Droga Thinking Globally

NEW YORK If David Droga is nervous about the task ahead of him, he’s hiding it well. When Publicis Groupe CEO Maurice Levy offered him the top creative post at Publicis Worldwide last month, Droga’s initial reaction was, “Why not? It’s the biggest challenge I can think of.”

And when Droga, ecd at Saatchi & Saatchi in London, was asked recently about jumping to a worldwide role, he responded, “It’s a massive, massive thing, really. I like the thought of that.”

The challenge starts with helping the agency absorb staffers and clients from dismantled Bcom3 sister shop D’Arcy Masius Benton & Bowles. Then there’s the fact that Publicis is not seen as a creative leader here. And Droga, a native of Australia, has never worked in the U.S. market.

Droga is expected to arrive at Publicis’ New York office sometime before March. He is now helping Saatchi find a successor in London.

Colleagues described Droga, a copywriter by trade, as a “straight shooter” who is “very competitive.” It’s perhaps not surprising that he’s a Muhammad Ali aficionado. He is also said to demand a lot from his troops. In person, Droga comes across as affable and approachable.

It is his confidence that has allowed Droga to lead a creative turnaround at Saatchi in London and notch an impressive list of awards-42 Cannes Lions and 23 One Show Pencils-in the course of a career that started in 1988, with a job as a writer at Omon in Sydney, Australia.

Droga said the quality of the agency’s reel will ultimately prove whether he is up to the job. “Judge me by the work, please,” he said. “Just not in the first six months!”

His work at Saatchi brought Droga into the spotlight last year when the shop won the print Grand Prix at Cannes for its controversial Club 18-30 campaign. (The ads slyly promote one of the resorts’ main draws with double-entendre-laden images of sexy vacationers.) The agency also earned Network of the Year honors.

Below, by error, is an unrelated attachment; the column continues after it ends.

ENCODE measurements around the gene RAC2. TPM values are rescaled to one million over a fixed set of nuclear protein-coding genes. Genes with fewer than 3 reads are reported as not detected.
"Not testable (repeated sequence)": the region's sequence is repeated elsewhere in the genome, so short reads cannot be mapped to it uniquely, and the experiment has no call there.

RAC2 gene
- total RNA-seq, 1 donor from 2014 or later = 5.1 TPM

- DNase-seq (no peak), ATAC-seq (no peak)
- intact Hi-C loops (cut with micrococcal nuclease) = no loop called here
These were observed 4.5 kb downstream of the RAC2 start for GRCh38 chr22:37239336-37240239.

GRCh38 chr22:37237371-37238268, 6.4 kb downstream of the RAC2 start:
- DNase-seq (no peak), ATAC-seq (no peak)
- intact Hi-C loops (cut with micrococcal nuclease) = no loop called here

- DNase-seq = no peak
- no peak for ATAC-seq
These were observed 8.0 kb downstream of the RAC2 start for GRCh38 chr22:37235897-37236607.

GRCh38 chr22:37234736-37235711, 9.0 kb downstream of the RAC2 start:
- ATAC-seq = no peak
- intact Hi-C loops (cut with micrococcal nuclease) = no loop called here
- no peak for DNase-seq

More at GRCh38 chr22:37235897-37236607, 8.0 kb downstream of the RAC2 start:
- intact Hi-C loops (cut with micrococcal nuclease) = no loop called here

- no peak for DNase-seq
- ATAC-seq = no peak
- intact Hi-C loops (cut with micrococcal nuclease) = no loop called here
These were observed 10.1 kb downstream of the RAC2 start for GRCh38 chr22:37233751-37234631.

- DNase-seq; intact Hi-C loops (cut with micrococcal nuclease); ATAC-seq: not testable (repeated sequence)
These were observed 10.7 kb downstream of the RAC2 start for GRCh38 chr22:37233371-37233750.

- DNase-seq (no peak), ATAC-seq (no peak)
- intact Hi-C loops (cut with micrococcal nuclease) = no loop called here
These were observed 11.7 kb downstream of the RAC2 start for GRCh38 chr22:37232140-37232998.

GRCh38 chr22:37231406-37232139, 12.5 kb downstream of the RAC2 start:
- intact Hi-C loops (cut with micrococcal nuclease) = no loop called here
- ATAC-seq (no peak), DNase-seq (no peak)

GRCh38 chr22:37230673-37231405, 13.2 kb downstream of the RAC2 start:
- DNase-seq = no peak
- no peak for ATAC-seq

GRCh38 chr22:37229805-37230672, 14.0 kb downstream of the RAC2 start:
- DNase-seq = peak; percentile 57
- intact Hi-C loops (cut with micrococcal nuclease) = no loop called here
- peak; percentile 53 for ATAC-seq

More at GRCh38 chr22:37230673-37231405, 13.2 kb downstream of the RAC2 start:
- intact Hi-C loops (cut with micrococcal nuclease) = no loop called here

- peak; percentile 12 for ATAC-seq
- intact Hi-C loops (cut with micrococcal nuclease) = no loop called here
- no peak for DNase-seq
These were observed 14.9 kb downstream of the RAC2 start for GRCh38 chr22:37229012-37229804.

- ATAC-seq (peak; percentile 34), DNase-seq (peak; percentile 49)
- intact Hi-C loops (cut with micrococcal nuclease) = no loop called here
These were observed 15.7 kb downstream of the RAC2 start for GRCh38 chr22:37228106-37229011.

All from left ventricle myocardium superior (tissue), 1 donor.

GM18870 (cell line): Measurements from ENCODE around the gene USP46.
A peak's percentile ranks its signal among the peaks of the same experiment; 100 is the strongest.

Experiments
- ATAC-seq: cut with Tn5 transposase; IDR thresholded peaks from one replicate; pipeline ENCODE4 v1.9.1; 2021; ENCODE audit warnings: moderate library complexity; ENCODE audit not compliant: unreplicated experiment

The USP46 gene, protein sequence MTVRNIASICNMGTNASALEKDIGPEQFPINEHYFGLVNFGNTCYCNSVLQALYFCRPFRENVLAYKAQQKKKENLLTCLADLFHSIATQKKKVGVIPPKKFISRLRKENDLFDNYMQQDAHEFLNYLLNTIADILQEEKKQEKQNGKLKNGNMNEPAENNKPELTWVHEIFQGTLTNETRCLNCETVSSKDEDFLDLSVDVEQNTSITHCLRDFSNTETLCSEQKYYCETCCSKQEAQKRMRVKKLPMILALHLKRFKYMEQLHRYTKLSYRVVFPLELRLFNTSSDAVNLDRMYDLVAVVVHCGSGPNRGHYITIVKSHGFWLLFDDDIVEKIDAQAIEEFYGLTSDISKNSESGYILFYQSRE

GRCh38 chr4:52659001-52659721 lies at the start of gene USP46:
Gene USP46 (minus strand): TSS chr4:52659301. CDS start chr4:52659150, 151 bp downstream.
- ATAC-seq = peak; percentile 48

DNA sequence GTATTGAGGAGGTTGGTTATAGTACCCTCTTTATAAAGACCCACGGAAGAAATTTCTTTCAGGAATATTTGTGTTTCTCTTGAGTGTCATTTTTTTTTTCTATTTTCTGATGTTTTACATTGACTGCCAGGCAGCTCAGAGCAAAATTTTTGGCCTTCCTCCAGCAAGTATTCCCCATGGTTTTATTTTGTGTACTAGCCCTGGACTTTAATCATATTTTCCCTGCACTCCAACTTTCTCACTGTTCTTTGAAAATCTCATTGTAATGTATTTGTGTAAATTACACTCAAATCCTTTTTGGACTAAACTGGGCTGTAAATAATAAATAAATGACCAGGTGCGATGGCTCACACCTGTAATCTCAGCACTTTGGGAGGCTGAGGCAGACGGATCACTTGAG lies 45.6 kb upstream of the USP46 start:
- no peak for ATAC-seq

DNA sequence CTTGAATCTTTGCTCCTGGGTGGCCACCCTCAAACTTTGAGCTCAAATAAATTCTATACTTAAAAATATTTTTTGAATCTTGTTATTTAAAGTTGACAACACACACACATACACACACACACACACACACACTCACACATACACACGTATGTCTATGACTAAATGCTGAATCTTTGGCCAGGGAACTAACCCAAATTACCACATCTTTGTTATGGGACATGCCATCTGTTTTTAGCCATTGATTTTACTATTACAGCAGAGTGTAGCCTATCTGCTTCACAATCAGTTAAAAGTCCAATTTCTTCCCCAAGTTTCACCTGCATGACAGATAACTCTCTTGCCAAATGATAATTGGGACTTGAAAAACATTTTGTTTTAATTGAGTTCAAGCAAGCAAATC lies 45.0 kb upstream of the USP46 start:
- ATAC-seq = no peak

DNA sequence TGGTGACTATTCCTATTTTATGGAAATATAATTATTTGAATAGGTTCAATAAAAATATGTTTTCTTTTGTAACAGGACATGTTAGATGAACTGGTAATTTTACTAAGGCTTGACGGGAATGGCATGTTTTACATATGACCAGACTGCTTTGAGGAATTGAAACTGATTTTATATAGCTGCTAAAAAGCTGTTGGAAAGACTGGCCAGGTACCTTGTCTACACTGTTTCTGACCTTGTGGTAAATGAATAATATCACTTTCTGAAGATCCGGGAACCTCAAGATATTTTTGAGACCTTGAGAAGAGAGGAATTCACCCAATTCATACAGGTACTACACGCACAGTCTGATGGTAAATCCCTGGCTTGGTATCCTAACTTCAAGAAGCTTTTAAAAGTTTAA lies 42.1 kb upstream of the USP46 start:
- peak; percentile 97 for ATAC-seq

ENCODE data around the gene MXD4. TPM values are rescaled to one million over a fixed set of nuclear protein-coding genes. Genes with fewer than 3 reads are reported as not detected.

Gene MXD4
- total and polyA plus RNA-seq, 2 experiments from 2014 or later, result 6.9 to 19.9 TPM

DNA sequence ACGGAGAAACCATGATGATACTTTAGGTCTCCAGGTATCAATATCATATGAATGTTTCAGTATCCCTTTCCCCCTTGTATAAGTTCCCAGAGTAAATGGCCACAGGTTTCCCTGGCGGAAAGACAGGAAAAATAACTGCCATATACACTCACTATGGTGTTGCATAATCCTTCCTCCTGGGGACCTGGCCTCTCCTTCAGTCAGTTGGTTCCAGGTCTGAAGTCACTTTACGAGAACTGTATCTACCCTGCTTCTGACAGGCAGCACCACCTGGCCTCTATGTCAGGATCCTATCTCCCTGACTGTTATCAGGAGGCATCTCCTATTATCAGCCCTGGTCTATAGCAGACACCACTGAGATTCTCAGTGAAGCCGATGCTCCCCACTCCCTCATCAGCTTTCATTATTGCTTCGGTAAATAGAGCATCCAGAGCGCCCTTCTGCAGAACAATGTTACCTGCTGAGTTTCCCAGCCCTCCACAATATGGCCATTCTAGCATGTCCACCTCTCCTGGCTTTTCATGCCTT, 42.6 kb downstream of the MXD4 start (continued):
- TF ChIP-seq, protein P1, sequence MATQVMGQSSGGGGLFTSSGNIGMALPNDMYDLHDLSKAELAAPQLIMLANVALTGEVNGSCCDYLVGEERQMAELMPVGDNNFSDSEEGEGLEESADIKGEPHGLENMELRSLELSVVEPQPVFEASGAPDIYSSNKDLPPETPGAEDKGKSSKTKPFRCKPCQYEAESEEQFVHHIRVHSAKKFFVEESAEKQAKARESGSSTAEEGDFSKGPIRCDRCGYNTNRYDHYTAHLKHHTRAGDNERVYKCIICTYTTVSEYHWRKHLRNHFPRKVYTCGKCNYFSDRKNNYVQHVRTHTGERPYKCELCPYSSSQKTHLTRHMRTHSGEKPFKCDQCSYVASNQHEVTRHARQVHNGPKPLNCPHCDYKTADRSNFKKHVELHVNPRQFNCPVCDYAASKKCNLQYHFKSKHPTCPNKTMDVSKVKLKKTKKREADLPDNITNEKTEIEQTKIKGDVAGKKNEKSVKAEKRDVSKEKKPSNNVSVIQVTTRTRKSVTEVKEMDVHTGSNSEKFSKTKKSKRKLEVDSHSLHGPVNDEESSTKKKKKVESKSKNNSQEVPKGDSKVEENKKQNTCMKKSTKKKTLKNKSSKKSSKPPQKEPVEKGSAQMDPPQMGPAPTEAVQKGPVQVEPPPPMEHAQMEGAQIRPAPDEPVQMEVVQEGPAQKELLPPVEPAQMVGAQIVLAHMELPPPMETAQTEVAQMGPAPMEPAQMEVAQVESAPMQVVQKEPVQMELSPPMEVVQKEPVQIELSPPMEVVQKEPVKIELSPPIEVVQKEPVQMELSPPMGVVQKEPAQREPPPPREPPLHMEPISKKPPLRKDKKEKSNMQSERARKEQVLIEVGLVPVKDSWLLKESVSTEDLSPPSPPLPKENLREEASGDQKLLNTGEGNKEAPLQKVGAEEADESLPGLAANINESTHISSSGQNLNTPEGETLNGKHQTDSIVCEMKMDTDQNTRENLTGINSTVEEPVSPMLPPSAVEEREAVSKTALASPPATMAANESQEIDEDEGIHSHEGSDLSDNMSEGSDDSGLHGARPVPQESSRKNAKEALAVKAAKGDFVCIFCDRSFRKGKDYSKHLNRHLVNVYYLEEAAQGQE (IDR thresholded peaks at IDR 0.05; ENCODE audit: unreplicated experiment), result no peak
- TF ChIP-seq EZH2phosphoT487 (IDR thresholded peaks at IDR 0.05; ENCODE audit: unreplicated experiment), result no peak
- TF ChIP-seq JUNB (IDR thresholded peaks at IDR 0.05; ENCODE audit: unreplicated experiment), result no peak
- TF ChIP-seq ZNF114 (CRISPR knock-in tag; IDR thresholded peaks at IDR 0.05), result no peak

The high-profile success came three years after Droga joined what was seen as an office whose glory days were behind it. “He’s leaving it in far better shape than he found it,” said Tod Seisser, chief creative officer at Saatchi in New York.

Before his tenure in London, Droga spent three years in Singapore as ecd of Saatchi’s office there and, eventually, as regional creative director for Asia. There, he caught the eye of several U.S. agencies, including Fallon, which in late 1998 offered him the top creative post at its New York office. Droga turned that down to take Saatchi’s counter-offer to head up the London creative department.

While the stage is bigger in the U.S., Droga reasoned, “We’re all pulled by the same emotions.”

His new colleagues at Publicis said they expect to benefit from Droga’s international perspective, as well as his sales skills. “He knows what it takes to get good work sold through clients, and pretty big clients,” said Peter Nicholson, chief creative officer of Publicis in New York, who will report to Droga. (See On the Spot with Nicholson on Page 22.)

As Paris-based Publicis’ first worldwide creative head, Droga will likely promote more collaboration among the various offices working on global accounts such as L’Oreal, Siemens and Nestle, Nicholson noted.

Publicis Worldwide claimed $1.1 billion in revenue and about 9,800 staffers in 2001.